Food & Farm News
January 29, 2014
North state irrigation district runs out of water
Drought and unusual early irrigation needs have caused one Northern California irrigation district to run out of water. The board president of the Orland-Artois Water District in Glenn County says its supplies ran out last week. Because of the dry January, farmers have been irrigating orchards and grain crops that normally would be fed by rain at this time of year. Farmers throughout the state face water shortages due to the dry winter.
Drought hampers organic dairies
Parched pastures may force California dairy farmers to seek a "temporary variance" from organic dairy standards. Those standards require cows to be raised on pasture for a certain number of days each year. But pastures have little to no grass, and organic dairy farmers have had to feed organic hay to their cows instead. An organic certifying agency says federal officials have relaxed the standards at times of drought in other regions.
Drought workshop focuses on cattle ranches
Cattle ranchers will gather at locations around the state Wednesday to talk about strategies for coping with drought. The University of California Cooperative Extension will hold a workshop in Browns Valley, and broadcast it to six other locations. With rangelands providing little feed for cattle, the workshop will focus on supplemental feed sources, managing animal health, deciding when to sell cattle, and other topics to help ranchers during the dry winter.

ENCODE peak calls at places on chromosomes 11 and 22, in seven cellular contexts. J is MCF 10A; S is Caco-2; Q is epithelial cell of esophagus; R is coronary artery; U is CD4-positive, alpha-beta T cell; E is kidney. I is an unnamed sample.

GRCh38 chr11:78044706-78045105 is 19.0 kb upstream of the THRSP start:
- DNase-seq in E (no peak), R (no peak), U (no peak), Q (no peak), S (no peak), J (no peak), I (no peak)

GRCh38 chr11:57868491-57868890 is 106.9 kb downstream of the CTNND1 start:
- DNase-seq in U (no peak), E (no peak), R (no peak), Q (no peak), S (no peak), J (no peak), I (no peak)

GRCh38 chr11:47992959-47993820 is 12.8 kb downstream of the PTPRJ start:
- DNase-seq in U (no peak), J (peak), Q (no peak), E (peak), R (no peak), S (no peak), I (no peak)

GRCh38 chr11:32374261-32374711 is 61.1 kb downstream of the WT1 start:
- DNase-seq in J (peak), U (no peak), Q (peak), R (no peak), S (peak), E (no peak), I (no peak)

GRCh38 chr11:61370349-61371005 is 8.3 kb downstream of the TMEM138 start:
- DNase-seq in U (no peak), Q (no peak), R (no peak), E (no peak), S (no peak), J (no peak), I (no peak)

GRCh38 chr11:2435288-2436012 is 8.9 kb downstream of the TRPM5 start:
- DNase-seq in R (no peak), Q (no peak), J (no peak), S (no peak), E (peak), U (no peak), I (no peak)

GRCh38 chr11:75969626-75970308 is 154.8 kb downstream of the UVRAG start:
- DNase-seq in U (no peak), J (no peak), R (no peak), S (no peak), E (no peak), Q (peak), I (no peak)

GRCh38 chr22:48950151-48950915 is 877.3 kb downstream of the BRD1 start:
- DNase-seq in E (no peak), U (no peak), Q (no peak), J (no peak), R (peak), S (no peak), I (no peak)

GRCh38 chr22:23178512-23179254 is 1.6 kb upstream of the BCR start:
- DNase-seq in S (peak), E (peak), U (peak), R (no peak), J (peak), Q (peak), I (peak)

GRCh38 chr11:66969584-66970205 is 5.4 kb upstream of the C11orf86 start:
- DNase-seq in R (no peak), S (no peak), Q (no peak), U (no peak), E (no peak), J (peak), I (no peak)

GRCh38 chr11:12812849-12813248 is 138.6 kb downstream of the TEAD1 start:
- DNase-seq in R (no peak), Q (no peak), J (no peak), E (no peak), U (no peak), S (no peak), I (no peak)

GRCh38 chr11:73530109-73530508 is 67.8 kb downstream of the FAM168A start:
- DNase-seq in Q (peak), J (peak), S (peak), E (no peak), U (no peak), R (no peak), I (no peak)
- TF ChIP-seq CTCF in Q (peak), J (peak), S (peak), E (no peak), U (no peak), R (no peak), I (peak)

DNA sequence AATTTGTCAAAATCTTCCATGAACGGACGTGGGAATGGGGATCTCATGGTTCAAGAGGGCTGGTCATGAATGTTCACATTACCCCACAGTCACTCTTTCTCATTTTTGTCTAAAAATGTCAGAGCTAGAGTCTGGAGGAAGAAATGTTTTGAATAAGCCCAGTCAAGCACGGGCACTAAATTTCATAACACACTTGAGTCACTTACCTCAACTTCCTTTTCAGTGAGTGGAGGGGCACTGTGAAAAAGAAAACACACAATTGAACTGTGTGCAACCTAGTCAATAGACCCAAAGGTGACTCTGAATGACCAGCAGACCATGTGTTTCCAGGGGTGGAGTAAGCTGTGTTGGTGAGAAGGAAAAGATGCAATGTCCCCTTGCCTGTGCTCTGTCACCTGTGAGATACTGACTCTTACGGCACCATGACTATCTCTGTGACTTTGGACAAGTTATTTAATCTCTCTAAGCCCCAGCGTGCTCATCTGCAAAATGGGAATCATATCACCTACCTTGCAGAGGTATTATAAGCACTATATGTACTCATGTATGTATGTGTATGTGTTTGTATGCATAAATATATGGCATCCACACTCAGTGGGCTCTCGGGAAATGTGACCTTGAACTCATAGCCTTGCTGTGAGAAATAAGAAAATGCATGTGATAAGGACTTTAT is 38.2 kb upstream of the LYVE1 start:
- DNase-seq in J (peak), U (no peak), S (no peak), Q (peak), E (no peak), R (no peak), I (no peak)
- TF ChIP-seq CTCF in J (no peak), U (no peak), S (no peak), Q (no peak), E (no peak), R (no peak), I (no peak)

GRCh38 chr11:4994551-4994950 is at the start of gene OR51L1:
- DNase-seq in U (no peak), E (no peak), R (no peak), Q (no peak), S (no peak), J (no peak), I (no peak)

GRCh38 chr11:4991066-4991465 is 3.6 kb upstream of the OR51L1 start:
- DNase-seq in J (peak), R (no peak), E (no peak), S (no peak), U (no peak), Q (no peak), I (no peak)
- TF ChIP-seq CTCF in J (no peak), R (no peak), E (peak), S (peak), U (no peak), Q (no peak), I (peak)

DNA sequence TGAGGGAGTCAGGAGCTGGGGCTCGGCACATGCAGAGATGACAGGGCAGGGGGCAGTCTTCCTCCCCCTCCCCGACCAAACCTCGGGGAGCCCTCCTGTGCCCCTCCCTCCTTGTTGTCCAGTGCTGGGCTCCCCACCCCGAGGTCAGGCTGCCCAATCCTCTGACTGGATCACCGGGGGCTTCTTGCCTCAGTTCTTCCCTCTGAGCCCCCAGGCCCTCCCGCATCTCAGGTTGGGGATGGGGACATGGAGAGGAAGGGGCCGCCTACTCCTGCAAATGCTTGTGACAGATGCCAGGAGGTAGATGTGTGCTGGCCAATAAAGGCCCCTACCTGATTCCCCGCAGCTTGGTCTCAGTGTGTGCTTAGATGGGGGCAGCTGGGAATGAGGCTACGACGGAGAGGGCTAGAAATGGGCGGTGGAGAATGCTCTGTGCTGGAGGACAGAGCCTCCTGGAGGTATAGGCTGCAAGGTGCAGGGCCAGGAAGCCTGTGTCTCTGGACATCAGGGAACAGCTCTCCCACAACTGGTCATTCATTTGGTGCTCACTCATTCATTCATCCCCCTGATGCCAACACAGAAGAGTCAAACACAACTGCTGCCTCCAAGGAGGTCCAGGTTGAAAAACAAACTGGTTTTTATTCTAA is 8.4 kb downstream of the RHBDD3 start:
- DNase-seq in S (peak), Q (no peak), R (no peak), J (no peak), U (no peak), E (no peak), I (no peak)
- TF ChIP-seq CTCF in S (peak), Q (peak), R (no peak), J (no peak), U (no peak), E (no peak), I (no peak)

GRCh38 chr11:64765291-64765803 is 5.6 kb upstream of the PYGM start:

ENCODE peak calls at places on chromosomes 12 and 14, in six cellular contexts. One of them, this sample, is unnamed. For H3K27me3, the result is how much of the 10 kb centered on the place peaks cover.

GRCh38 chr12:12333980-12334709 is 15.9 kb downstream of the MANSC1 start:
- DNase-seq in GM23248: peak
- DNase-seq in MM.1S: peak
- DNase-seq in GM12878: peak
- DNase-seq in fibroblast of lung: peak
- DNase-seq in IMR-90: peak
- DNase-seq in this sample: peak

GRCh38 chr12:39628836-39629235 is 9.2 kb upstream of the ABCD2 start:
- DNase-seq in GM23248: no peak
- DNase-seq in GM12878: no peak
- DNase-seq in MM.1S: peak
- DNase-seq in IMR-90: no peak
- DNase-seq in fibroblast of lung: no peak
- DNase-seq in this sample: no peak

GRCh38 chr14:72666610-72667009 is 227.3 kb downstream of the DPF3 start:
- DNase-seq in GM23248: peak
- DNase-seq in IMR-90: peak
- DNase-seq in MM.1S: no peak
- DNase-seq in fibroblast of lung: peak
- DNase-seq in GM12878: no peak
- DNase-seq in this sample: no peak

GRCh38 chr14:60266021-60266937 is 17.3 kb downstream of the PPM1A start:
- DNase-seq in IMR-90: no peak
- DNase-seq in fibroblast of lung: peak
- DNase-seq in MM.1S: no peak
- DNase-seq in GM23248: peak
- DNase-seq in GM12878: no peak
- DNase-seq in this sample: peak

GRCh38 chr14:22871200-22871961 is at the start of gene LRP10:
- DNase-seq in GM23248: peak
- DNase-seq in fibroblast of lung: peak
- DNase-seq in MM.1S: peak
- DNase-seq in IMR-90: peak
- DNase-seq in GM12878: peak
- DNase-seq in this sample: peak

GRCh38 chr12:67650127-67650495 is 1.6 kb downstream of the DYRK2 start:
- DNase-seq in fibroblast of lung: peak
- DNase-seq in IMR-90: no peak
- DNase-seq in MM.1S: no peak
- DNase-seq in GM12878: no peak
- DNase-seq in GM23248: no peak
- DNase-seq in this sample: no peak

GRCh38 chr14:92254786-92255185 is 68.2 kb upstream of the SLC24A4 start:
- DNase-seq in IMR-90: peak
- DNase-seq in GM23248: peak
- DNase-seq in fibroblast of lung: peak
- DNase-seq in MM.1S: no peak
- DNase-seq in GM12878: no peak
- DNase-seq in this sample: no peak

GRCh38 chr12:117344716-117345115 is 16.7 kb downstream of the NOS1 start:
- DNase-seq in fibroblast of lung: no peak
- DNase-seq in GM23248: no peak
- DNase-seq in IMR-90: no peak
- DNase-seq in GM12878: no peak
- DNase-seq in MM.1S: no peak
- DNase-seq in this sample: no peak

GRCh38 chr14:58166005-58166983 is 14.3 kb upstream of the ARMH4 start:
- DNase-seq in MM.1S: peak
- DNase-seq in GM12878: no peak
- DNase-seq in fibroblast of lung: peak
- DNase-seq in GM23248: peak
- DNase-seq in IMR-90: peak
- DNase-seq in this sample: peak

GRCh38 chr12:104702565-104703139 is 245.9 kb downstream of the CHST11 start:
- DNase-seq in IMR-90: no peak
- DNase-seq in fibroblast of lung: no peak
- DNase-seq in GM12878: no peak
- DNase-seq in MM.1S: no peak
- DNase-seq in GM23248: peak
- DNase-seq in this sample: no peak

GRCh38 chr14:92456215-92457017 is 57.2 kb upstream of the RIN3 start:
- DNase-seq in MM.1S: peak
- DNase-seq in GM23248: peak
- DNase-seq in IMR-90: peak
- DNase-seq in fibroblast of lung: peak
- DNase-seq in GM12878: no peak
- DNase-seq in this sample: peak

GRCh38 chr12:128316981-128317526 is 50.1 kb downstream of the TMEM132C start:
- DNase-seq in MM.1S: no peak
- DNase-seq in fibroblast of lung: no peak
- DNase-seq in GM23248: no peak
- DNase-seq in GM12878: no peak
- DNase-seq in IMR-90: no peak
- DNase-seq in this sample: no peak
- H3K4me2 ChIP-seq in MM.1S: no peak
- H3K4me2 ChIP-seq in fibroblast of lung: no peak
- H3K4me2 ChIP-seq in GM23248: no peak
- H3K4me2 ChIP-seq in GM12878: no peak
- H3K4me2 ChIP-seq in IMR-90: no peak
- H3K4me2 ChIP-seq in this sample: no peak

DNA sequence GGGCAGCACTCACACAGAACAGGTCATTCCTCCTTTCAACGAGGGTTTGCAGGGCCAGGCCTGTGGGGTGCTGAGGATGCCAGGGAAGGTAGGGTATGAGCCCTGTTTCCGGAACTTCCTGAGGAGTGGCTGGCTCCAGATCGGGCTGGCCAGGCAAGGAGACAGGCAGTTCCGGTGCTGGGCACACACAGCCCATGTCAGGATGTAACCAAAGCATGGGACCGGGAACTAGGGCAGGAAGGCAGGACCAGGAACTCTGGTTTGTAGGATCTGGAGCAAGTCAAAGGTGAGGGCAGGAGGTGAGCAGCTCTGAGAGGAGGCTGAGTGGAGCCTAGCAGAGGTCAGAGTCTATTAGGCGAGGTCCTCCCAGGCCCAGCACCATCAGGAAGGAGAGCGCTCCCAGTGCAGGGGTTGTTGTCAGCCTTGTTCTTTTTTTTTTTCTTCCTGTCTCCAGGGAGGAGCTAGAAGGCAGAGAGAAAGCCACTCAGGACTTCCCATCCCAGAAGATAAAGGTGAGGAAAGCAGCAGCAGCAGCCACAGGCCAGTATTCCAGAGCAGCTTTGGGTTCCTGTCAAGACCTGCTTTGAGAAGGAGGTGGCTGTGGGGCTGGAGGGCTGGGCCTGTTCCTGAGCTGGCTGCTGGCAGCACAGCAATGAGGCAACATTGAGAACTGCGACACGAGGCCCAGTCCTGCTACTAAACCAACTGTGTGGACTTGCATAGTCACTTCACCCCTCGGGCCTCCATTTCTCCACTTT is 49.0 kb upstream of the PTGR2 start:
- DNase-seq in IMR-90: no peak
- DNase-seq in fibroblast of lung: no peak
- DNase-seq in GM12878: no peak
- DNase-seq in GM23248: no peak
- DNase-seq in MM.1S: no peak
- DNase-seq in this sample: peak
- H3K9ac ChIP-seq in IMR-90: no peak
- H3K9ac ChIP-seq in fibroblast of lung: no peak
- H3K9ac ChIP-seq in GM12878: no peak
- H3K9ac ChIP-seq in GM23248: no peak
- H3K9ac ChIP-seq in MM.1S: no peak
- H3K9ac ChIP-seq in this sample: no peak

Farmers plan to plant more kiwifruit
Expect to see more California-grown kiwifruit become available in future years. The Kiwifruit Administrative Committee says new acreage and new varieties are being planted. Farmers say they see more demand for kiwifruit, and have been planting new varieties that mature at different times when imported fruit is less available. California farms produce more than 95 percent of domestically grown kiwifruit.